Men’s Ice Hockey Coach, Pete Whitney, Retires After Seven Successful Years
Michael Wynn | Social Community Manager
When he was hired in 2015, Head Men’s Hockey Coach Pete Whitney’s task was seemingly uncomplicated: build the University’s new men’s ice hockey program. “I was hired in April of 2015 to create a program with players, a schedule, and staff,” he reflected. “All of this had to be accomplished in 4-short months to be ready for a season that fall. We were able to do that.” What started out as seemingly uncomplicated ended up becoming something truly special.
At the end of the 2022 Swoopy Awards, it was announced that Whitney would hang up his skates and retire after six seasons as head coach. His accomplishments over the last seven years are noteworthy. Boasting a respectable 35 career wins with the Eagles, Whitney led the team from competing as an independent to being an invited member of the Northeast-10 conference. During the 2021-2022 season, the team not only won its first NCAA playoff game but came up one goal short in the conference championship against Assumption College.
“I accomplished what I was hired to do,” he said. “That was create a program, get into a league, and be successful. Going to the finals in only the second season in the league speaks volumes of the dedication of the players, the staff, and the support from the University.”
But he and his players agree, the thing that they are most proud of is the family that was built over the years. Whitney recognizes the challenges of being a student-athlete and understands the competing priorities of his players. As coach, he not only wanted his players to be good athletes, but more importantly, he wanted his players to be good people.
“The athletic, the personal and, in some situations, the academic odds that some of my guys have overcome speaks volumes that our mantra of ‘one family’ is real and not just a catch phrase,” he shared.
In his remarks recognizing Whitney, Junior Psychology major and Hockey Forward Jack Engdahl reflected not only on the family the teams he has coached have become, but their accomplishments off the ice under Whitney’s leadership.
“You can remember Whit for any number of incredible things,” Engdahl said. “Consistently leading his team to the top of Division II for community service, […] three of his six teams winning the Swoopy for highest team GPA, […] mentoring a player that would go on to be nominated for Hockey Humanitarian of the Year, […] or his bone-crushing handshake. But what I’ll remember Whit for… is the family he gave us.”
Thinking about what he wants his legacy with the Eagles to be, his response is seemingly uncomplicated but truly special.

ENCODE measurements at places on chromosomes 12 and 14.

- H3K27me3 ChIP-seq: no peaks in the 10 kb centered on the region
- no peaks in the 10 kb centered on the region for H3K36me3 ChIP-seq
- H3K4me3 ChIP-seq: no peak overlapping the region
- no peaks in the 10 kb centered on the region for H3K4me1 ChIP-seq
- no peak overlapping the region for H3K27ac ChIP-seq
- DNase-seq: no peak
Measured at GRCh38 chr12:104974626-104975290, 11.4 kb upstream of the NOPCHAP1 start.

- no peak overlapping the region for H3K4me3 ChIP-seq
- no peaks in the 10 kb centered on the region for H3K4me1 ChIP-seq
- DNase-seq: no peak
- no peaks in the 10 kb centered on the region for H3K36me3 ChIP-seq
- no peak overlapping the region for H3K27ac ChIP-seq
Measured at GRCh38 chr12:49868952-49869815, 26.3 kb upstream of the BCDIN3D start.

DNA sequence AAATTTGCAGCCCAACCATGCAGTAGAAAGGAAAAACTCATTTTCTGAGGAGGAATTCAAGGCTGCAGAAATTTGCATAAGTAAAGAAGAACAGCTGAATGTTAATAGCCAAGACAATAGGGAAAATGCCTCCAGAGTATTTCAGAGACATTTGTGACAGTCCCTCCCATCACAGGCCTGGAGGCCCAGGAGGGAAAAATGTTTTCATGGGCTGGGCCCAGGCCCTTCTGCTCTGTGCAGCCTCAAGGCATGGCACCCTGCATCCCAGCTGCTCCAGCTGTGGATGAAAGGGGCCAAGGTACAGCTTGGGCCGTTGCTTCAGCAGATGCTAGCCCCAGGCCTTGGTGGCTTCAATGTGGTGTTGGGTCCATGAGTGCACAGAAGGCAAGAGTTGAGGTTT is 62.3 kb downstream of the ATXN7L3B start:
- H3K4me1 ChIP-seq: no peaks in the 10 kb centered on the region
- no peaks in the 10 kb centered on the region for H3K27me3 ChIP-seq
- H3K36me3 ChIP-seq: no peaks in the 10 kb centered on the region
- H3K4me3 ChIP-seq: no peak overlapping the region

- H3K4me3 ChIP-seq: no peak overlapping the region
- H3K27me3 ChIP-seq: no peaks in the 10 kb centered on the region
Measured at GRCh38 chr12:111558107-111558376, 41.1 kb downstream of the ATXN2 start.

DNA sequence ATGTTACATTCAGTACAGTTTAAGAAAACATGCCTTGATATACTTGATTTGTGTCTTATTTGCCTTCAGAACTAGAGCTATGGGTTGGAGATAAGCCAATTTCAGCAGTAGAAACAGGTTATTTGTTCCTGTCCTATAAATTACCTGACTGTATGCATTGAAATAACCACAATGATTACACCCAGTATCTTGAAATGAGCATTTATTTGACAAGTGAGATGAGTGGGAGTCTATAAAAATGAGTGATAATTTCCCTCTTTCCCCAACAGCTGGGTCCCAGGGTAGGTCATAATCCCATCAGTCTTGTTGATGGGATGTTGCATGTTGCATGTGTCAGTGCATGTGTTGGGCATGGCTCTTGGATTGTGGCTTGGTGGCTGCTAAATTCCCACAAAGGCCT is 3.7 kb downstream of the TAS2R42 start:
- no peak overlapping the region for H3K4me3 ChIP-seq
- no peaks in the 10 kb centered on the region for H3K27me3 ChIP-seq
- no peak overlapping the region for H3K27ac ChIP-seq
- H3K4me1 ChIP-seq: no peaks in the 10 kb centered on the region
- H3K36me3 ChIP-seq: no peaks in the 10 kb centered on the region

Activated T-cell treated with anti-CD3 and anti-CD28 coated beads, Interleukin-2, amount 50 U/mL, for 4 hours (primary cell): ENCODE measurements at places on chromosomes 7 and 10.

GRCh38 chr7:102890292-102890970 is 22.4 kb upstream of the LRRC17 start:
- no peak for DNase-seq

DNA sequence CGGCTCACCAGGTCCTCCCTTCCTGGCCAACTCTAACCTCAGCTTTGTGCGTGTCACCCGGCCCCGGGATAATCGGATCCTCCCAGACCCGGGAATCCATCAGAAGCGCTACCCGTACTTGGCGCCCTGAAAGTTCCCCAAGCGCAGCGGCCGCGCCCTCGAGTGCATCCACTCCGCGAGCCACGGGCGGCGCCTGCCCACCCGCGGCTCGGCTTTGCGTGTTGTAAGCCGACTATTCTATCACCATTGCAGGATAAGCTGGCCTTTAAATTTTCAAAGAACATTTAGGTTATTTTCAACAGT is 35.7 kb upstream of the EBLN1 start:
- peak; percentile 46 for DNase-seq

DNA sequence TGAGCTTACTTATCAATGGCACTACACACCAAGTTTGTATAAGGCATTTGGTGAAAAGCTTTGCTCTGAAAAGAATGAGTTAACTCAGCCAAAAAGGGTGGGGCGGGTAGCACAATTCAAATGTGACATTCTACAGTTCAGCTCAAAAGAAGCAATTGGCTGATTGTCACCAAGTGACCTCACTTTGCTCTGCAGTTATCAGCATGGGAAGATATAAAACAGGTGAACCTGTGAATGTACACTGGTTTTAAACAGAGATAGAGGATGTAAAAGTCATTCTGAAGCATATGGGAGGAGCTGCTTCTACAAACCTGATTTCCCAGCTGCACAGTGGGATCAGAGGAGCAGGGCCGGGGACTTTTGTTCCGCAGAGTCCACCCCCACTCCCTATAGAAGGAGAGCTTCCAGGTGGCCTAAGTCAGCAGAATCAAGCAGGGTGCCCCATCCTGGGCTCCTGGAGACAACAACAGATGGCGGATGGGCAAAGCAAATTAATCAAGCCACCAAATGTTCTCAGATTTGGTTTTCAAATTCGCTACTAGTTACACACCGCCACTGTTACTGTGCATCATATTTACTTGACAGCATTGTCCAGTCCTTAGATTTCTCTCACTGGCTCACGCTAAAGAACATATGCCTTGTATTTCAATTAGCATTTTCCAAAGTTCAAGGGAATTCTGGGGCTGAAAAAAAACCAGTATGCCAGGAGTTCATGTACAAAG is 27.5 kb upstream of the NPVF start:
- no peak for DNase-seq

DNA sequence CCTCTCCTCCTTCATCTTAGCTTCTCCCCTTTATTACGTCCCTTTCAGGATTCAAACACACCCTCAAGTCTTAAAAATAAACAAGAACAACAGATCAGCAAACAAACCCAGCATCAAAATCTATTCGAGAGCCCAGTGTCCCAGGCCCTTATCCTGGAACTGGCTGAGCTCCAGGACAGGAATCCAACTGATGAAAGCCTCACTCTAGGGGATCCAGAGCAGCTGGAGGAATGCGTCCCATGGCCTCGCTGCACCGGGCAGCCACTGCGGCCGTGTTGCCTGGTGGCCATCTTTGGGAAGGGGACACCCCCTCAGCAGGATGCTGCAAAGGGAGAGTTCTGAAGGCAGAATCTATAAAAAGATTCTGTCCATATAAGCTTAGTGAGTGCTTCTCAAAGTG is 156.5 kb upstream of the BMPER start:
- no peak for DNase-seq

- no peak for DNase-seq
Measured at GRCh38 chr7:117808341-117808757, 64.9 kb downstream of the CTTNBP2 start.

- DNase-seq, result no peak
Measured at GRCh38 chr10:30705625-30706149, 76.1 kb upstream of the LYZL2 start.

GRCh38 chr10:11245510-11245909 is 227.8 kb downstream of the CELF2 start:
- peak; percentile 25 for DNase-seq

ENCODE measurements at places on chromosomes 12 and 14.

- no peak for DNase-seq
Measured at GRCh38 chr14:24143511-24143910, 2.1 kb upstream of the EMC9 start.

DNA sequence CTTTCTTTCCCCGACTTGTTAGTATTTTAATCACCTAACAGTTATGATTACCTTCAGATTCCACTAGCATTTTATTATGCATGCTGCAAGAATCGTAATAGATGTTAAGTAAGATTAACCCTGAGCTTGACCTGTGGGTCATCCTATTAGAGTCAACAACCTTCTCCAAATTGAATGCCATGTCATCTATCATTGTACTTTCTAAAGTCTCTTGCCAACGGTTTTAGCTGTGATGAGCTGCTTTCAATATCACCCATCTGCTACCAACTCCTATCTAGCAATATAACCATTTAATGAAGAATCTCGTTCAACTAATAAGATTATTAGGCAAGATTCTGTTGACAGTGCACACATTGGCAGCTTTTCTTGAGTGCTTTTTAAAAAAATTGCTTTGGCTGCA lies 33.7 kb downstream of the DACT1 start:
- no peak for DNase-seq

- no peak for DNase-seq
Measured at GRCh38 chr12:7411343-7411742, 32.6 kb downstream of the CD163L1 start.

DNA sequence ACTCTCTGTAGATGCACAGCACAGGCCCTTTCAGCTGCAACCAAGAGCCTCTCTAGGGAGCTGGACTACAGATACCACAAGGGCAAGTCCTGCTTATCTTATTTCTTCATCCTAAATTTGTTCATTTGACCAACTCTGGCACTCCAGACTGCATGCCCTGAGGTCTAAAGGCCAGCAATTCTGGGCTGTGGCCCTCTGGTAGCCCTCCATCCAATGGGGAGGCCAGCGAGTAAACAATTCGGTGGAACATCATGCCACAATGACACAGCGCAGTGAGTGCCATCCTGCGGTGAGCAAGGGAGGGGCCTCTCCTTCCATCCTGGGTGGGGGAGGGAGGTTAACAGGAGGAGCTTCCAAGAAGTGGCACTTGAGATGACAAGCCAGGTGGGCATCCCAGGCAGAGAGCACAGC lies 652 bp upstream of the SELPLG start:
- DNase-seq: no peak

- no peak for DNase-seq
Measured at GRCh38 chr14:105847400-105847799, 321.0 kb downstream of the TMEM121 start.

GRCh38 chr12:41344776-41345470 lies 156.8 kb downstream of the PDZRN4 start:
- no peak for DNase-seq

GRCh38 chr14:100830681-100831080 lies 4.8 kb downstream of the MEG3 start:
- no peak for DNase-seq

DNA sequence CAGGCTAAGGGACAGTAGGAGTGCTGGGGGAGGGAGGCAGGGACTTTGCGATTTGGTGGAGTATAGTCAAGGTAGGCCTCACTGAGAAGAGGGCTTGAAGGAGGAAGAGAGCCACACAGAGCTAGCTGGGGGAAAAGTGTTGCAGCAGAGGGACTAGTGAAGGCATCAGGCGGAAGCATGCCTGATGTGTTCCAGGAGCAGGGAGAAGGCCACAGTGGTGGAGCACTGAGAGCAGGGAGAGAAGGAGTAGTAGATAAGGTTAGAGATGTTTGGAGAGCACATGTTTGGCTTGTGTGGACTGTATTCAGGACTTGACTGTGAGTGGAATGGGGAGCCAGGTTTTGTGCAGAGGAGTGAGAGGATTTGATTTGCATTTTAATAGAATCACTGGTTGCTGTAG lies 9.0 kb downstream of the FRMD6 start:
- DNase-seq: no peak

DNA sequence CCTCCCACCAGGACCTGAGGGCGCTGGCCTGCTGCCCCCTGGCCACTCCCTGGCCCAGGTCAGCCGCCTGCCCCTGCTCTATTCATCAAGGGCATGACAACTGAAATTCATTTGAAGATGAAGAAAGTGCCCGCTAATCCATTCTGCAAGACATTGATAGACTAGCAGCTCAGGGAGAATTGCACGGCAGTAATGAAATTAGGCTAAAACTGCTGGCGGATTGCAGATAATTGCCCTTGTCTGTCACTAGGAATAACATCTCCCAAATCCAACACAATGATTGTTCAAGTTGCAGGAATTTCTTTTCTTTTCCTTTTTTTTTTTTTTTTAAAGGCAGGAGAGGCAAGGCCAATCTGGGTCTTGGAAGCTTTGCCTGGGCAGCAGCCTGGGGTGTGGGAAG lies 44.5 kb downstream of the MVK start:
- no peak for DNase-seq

“The continued success of the program and to be remembered as someone who cared about his team would be enough for me,” Whitney said.
Engdahl’s full remarks that he delivered during the 2022 Swoopy Awards follow.
First, I’d like to say how honored I am to have been asked to say a few words about Coach Whitney and what he has meant not just to the players he’s coached here at Post, but to the school as a whole. When Karin asked me to do this, my first thought was how can I make a joke about that shiny bald head? I spent a bit of time messing around with some pretty bad jokes and decided if I just got up here and winged it, it would be glaringly obvious… the joke that is.
No, but seriously, I couldn’t be happier to have been a part of something more than what Coach Whit has put together here in 7 short years. In 6 seasons Coach Whit built a program up from nothing, collecting players who could live under one word: Family. Those 6 short seasons saw Coach Whitney work to go from an independent looking across the NCAA for 20 games, to an honorary member of the NE10, to winning his first NCAA playoff game, and finally resting as Post Men’s Hockey came up 1 goal short in the conference championship in its second year in the league.
You can remember Whit for any number of incredible things – consistently leading his team to the top of Division II for community service; winning 2 Swoopys for most community service hours, mentoring a player that would go on to be nominated for the NCAA’s hockey humanitarian award, 3 of his 6 teams winning the Swoopy for high team GPA, or his bone crushing hand shake – but what I’ll remember Whit for, and I know I speak for those who have come before me, those here with me now, and those yet to come; what we’ll remember most about Whit is the family he gave us.